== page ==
With certain exceptions, notably its tender bulletin, the Armscor website is up and running again following a hack this month that revealed hundreds of millions of rands worth of defence deals, including that of VIP aircraft maintenance.
“Certain sections are undergoing changes and testing and have been temporarily de-activated,” Lulu Mzili, General Manager: Marketing And Business Development, said in response to a defenceWeb enquiry.
Measures are also being put in place to prevent a recurrence of similar hacking attempts and Armscor technicians are “attending to the matter” she said.
“The tender bulletin is one of the sections undergoing changes and testing, hence its temporary de-activation,” Mzili said adding companies not registered with Armscor are advised to access the national tender system in the interim where they will obtain the necessary information”.
According to her the Armscor technical team is working 24/7 to ensure all affected sites are tested and once verified they will “soon be activated”.
“Armscor again expresses regret for any inconvenience.”
The hackread website reported “the operation OpAfrica has found another victim. This time it’s the Pretoria-based arms procurement agency, Armscor. The breach can be labelled as a massive hack because Armscor is the official arms procurement agency of the SA Department of Defence”.
“The hacktivist behind this hack is the same one who previously hacked two Israeli arms importers and leaked client details in public for operation OpIsrael. This time the hacker has chosen the dark net to leak 63 MB data in HTML files that includes invoice numbers, order numbers, invoice amounts, etc. of Airbus, Thales, Rolls Royce, EADS and Denel, among others.” Data from Denel, Boeing, BAE Systems, Panasonic, Glock and Microsoft was also obtained.
The data released by the Anonymous-linked hackers also posted invoice data for Barloworld, Bohlabela, the CSIR, ECM Technologies, Finmeccanica, Forges de Zeebrugge, Pilatus, Reutech, Rheinmetall, Rolls Royce, Saab, Siemens, ThyssenKrupp, Telkom, Tellumat, Thales, Vodadom, Aerosud, Airbus, Cybicom Atlas Defence and other companies. The data only contains invoice numbers, dates and amounts.
A lot of the information posted online involves invoices marked ‘not paid’. For instance, the data showed that invoices to Thales worth around R15 million between March 2015 and 2016 were marked as not paid while R33 million in invoices from Thales Optronics between December 2014 and March 2016 were marked as not paid. R4 million worth of invoices for Diehl BGT Defence were marked as not paid between December 2014 and April 2016.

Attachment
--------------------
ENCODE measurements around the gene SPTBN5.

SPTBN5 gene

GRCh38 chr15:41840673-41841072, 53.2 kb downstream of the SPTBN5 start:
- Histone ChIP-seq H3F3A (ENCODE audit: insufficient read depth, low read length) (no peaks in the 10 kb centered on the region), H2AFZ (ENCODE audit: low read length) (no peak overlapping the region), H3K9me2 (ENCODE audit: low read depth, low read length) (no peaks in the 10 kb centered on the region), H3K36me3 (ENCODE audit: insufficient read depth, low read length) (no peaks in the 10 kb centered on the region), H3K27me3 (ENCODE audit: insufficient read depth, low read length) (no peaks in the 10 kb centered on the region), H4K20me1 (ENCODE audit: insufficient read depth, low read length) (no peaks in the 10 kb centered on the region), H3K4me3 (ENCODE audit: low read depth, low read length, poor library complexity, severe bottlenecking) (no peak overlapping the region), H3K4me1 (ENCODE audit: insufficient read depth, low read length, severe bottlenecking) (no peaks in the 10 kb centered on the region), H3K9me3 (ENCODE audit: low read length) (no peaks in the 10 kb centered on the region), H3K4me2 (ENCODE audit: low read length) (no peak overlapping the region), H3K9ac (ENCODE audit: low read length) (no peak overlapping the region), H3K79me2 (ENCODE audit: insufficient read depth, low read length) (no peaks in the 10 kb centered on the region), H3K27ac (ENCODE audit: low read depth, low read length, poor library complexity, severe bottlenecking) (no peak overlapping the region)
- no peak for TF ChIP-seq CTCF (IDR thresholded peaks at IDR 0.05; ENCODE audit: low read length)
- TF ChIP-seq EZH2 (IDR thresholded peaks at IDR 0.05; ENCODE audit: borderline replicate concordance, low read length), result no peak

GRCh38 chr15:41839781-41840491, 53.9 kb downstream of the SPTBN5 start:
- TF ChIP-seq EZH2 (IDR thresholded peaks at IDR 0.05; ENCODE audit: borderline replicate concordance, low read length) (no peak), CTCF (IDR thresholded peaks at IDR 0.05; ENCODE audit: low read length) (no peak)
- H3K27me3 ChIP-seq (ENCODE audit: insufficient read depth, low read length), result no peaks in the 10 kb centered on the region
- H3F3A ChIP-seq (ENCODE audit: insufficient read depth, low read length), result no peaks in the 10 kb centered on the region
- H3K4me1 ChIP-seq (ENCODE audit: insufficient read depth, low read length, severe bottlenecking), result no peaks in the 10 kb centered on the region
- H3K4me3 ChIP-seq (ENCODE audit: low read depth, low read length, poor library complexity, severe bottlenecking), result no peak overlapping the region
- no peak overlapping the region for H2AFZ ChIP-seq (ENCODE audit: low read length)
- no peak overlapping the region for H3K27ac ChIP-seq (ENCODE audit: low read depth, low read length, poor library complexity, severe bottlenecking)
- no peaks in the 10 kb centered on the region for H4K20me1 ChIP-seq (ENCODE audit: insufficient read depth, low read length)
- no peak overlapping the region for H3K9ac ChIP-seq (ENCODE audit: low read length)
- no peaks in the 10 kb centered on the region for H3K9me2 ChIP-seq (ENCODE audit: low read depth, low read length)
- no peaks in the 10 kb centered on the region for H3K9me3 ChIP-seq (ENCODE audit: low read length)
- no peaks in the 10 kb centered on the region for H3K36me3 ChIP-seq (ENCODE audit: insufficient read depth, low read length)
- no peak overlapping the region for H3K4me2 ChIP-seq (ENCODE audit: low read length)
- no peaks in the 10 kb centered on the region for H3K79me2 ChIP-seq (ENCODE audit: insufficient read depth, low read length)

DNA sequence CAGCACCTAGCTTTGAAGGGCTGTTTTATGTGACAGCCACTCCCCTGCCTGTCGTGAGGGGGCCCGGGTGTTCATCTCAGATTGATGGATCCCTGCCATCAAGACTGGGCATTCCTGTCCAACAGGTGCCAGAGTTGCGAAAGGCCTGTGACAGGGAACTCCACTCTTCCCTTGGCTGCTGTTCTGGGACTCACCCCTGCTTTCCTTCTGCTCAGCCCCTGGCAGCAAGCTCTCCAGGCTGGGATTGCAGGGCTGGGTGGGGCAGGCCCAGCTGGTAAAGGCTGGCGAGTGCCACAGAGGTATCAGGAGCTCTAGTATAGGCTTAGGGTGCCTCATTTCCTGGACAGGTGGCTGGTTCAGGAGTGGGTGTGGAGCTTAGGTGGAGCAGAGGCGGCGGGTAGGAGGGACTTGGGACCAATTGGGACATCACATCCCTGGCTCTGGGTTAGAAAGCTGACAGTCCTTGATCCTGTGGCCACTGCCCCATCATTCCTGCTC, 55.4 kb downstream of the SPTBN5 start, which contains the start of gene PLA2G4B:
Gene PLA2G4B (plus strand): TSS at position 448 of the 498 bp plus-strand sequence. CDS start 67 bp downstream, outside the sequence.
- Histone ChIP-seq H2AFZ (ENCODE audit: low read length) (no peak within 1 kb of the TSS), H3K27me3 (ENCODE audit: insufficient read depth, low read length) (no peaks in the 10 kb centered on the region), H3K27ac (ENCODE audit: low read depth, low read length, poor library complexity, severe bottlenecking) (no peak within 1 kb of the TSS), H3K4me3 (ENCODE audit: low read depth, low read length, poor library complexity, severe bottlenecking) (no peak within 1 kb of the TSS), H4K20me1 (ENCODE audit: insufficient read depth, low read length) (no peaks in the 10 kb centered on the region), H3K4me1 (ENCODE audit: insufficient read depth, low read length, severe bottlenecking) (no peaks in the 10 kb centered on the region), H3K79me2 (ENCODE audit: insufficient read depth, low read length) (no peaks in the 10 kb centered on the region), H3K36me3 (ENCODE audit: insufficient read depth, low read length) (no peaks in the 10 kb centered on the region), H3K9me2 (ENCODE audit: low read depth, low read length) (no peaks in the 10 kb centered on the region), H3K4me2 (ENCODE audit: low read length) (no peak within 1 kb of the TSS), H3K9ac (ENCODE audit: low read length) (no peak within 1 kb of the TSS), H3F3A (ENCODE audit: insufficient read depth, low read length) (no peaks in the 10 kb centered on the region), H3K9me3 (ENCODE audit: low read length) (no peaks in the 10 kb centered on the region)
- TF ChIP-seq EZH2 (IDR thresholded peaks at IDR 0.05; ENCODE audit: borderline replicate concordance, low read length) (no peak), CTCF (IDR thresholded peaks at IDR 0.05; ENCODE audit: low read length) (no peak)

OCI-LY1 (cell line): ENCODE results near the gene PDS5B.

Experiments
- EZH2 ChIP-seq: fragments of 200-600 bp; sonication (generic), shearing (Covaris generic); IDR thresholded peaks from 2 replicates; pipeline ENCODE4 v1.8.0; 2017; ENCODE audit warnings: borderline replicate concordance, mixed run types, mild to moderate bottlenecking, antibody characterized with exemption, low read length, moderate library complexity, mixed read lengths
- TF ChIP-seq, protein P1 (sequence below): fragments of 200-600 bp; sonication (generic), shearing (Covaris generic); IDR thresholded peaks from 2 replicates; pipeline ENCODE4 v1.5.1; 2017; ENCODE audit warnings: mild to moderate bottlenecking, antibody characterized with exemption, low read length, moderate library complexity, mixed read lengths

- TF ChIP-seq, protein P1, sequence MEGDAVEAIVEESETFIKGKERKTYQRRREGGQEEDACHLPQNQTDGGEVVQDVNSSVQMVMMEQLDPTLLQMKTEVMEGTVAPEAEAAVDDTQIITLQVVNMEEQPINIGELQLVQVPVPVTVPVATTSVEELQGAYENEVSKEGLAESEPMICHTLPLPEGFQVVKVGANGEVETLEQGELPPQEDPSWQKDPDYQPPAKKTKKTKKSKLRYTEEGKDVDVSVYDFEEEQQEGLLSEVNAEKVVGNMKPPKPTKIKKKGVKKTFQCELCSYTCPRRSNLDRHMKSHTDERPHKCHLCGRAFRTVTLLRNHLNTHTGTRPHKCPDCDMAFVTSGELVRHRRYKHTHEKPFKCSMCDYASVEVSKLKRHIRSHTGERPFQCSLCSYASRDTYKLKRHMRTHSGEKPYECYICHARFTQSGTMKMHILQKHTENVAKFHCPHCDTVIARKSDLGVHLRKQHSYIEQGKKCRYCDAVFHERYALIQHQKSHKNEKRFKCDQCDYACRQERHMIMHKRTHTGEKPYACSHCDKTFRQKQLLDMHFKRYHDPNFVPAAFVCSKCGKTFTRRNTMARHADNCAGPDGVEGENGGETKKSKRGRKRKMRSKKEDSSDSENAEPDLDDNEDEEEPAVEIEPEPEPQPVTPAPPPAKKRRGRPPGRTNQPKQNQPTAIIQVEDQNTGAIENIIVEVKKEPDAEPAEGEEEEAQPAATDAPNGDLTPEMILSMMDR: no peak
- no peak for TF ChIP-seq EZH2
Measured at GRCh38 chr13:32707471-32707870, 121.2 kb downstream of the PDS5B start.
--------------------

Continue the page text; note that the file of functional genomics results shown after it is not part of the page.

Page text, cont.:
The invoice data raised some questions about ExecuJet’s VIP aircraft maintenance payments, with the hacked data showing Armscor paid R230 million to ExecuJet to maintain the VIP aircraft used by the government to ferry around President Jacob Zuma and other VIPs.
Invoice data from last week’s hack of the Armscor website lists amounts paid to ExecuJet from April 2014 to April 2016, giving a total of R230 million.
“This is a very competitive industry. These leaks might not be sensitive in terms of releasing defence information, but companies are worried this information will get out there. It is commercially sensitive,” said an employee of one of the companies named in the leak, according to News24.
ExecuJet Aviation was recently in the headlines when it was revealed that a Bombardier jet hired from the company to fly deputy president Cyril Ramaphosa and a government delegation on an official trip to Japan was owned by Westdawn Investments, a Gupta-owned company who had President Jacob Zuma’s son Duduzane as one of its directors.
Aside from leasing aircraft, which is done through National Treasury, ExecuJet Aviation’s subsidiary company ExecuJet Maintenance has also received tenders to keep some of the South African Air Force’s (SAAF) ageing fleet of VVIP aircraft in the air.
Publicly tendered ExecuJet figures do not amount to R230 million in two years. According to Armscor tender records, ExecuJet Maintenance in August 2011 secured a five-year R90 million contract for the “provision of product support services” for the SAAF’s two Falcon 50 and one Falcon 900 VVIP aircraft, reports News24. The contract should therefore end in August.
ExecuJet Aviation Group in 2014 was contracted to refurbish four SAAF Beechcraft King Air aircraft with new engines and avionics; while ExecuJet Maintenance secured contracts from Armscor between 2007 and 2010 valued at about R40 million. In 2011 it was revealed the SAAF had paid R58.1 million to ExecuJet Maintenance in six years to provide “product support services” to the presidential Boeing Business Jet (BBJ).
Neither Armscor and ExecuJet were willing to provide any more information on how and what the R230 million was spent on.
The SA Air Force’s VIP aircraft maintenance is in the spotlight after technical troubles with the fleet. Inkwazi recently suffered a leaking fuel pipe while the President was in Doha, Qatar. Another technical problem had earlier left him stranded in Burundi.
Defence and Military Veterans Minister Nosiviwe Mapisa-Nqakula said she wanted a new VIP aircraft by the end of March 2016, but on 22 April Armscor issued a tender for the wet lease of an intercontinental VIP aircraft for at least 12 months. The aircraft was to commence service on 1 June, but that date has come and gone.